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American Journal of Experimental Agriculture, ISSN: 2231-0606,Vol.: 1, Issue.: 4 (October-December)

Original Research Article

Reaction of Some Olive Cultivars to Verticillium dahliae Isolates Agent of Vascular Wilt: A Comparative Study

 

S. J. Sanei1* and S. E. Razavi1

1Department of Plant Protection, Gorgan University of Agricultural Sciences and Natural Resources, Gorgan, Iran.

Abstracts

Verticillium dahliae Kleb. the causal agent of vascular wilt is an important pathogen of olive trees in growing areas of the world. To evaluate the reaction of the susceptibility of different commercial olive cultivars to the pathogen, six months old of eight commercial olive cultivars including Bladi, Kalamon, Koroneiki, Konservalea, Manzanilla, Mission, Rooghany, Sevillana and Zard cultivars and wild olive were root-dip inoculated. Nine-month-old nursery olive plants were inoculated with a non-defoliating (VCG4B, ND) or a defoliating (VCG1, D) isolate of V. dahliae. Resistance was evaluated by assessing symptom severity using a 0-4 rating scale and estimating the area under disease progress curves. Interaction between isolates of V. dahliae with different pathotypes and olive cultivars show that the defoliate pathotype cause higher disease severity index and stem colonization (p< 0.01). The percentage of plants killed and of those which recovered from the disease and stem colonization Index were used as additional parameters for including a particular cultivar into a defined category. One cultivar, ‘Bladi’, were susceptible or extremely susceptible to both pathotypes of V. dahliae. A second group showed differences of resistance depending on the pathotype used. They were susceptible or extremely susceptible to the D pathotype but resistant or moderately susceptible to the ND one. Finally, ‘Kalamon’ and ‘Koroneiki’ were resistant to both pathotypes of the pathogen. The resistance of these cultivars was evident by the plant ability to recover from infection with either isolates.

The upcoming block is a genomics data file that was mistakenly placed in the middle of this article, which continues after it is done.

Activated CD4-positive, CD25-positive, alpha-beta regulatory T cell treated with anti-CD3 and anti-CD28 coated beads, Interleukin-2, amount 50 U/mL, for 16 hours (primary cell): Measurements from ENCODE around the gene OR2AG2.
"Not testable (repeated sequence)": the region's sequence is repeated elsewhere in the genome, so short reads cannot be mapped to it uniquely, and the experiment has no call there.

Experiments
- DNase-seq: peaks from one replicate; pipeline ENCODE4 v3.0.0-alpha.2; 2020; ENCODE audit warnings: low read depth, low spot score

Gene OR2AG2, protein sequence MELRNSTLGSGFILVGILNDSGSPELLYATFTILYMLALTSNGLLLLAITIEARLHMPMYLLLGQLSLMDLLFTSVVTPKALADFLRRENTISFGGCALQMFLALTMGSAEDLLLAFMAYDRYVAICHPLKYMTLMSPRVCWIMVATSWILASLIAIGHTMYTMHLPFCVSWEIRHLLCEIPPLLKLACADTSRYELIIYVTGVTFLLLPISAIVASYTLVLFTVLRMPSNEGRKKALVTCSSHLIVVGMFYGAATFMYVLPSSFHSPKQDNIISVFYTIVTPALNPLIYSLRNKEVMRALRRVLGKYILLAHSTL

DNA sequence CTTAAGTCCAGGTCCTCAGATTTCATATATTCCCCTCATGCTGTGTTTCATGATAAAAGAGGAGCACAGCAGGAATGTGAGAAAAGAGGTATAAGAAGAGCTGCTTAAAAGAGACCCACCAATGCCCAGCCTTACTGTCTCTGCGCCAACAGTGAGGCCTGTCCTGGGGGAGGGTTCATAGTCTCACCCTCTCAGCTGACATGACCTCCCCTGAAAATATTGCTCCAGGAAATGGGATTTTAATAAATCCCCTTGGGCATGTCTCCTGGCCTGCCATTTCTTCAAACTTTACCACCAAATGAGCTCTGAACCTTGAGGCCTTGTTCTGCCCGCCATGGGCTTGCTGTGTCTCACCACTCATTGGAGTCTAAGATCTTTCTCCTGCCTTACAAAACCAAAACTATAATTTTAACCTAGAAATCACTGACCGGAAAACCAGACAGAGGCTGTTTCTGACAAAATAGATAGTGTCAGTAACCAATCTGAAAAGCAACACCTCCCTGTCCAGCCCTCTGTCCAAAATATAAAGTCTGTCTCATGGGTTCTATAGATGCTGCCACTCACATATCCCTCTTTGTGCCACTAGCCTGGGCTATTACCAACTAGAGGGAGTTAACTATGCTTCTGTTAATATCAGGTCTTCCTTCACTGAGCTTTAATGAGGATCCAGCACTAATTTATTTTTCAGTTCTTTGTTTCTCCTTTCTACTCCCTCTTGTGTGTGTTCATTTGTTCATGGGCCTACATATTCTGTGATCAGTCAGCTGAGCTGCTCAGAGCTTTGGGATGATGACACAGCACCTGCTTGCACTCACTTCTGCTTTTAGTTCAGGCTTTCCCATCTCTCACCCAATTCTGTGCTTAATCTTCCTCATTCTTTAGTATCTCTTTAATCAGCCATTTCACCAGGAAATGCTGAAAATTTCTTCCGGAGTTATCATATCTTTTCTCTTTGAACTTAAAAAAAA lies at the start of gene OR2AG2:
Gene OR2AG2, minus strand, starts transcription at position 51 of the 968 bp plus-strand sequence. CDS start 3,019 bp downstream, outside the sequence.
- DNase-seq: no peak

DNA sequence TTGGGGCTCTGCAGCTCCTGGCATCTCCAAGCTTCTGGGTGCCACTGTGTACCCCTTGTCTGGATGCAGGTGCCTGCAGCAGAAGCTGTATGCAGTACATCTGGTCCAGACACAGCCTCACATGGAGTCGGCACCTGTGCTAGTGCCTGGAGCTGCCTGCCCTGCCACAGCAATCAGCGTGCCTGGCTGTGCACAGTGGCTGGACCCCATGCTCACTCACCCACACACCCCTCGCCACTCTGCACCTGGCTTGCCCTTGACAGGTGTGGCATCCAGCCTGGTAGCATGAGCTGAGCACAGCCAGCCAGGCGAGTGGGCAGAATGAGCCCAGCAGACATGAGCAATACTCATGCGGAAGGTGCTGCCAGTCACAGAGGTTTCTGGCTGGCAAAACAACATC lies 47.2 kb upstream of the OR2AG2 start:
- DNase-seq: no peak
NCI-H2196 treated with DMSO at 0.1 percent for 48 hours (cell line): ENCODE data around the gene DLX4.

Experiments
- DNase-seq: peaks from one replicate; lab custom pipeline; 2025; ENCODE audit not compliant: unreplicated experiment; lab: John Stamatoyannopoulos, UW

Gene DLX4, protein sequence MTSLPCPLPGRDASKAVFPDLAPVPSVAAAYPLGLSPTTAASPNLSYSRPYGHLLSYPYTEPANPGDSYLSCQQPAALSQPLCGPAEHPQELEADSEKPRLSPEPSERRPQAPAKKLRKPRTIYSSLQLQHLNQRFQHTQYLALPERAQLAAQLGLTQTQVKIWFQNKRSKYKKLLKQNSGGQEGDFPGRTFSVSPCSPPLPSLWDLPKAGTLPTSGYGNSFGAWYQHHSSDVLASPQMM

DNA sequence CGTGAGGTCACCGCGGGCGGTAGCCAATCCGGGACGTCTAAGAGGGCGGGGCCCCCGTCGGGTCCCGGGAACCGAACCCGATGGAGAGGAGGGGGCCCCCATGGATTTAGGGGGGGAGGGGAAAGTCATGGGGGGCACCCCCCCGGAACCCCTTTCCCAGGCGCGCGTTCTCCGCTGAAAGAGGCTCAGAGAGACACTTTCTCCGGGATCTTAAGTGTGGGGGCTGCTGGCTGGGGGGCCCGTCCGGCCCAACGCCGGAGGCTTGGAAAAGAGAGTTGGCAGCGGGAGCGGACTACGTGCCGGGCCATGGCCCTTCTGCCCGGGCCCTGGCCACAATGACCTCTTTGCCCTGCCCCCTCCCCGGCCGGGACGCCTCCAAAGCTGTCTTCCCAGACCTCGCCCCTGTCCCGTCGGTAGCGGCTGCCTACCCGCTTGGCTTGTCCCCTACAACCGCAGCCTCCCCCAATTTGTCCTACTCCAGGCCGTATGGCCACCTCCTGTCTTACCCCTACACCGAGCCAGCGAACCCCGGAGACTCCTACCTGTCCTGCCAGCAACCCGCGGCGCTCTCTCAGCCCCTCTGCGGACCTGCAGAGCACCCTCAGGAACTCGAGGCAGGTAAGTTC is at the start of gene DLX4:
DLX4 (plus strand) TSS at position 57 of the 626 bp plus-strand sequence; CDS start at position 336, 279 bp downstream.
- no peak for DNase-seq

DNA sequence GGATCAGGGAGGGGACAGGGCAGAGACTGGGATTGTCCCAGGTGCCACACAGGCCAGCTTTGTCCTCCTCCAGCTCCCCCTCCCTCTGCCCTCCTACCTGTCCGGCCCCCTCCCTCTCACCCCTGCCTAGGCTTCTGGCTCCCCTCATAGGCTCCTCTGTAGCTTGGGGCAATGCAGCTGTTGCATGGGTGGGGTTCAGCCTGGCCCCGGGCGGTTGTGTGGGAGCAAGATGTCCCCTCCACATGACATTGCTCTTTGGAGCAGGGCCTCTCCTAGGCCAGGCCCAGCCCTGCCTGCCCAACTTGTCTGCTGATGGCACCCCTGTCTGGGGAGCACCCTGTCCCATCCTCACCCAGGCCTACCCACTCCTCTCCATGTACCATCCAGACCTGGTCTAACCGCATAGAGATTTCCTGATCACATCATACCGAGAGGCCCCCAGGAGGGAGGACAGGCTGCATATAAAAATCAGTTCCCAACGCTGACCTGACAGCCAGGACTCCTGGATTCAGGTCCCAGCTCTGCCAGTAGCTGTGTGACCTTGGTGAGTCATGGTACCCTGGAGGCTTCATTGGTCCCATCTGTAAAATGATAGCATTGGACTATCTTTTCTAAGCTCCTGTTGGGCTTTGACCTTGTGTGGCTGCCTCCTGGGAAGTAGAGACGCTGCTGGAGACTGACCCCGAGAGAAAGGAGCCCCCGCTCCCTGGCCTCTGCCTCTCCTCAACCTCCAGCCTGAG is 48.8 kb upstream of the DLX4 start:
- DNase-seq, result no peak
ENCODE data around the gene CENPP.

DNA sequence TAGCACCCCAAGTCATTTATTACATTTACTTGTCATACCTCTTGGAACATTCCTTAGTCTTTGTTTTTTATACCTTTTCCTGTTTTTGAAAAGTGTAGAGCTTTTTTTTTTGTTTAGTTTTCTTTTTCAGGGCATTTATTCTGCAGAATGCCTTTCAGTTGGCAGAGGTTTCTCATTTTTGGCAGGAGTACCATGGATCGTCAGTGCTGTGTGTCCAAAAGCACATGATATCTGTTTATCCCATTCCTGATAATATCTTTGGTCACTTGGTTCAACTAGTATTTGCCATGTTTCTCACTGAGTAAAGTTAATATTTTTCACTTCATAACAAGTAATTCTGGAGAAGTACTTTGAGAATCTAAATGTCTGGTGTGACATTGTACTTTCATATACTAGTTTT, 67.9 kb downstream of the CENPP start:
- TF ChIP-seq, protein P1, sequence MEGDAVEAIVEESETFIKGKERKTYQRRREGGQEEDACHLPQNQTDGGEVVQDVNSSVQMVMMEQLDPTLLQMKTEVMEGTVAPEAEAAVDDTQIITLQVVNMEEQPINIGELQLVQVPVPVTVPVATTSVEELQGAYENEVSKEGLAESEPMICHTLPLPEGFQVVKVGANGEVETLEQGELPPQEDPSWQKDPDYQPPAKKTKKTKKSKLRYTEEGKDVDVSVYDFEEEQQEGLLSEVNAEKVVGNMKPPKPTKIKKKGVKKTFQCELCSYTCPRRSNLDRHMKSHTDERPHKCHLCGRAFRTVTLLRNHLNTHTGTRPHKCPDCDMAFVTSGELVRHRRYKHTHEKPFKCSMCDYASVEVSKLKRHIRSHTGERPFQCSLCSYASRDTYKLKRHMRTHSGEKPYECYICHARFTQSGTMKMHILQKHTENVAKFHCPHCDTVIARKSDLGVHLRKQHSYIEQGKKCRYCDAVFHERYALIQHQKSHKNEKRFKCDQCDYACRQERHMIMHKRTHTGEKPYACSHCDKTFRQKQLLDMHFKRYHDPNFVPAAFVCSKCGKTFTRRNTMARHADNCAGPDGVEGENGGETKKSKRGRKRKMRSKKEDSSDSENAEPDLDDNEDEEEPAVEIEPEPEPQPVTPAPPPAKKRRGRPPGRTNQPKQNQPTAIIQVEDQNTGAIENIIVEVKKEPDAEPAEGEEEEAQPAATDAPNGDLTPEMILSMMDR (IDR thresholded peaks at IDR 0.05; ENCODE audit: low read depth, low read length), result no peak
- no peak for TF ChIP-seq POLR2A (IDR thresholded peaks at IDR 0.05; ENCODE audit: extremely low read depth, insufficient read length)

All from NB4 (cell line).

Keywords :

Olive; Verticillium dahliae; defoliating and non-defoliating pathotypes;

Full Article - PDF    Page 320-330

DOI : 10.9734/AJEA/2011/521

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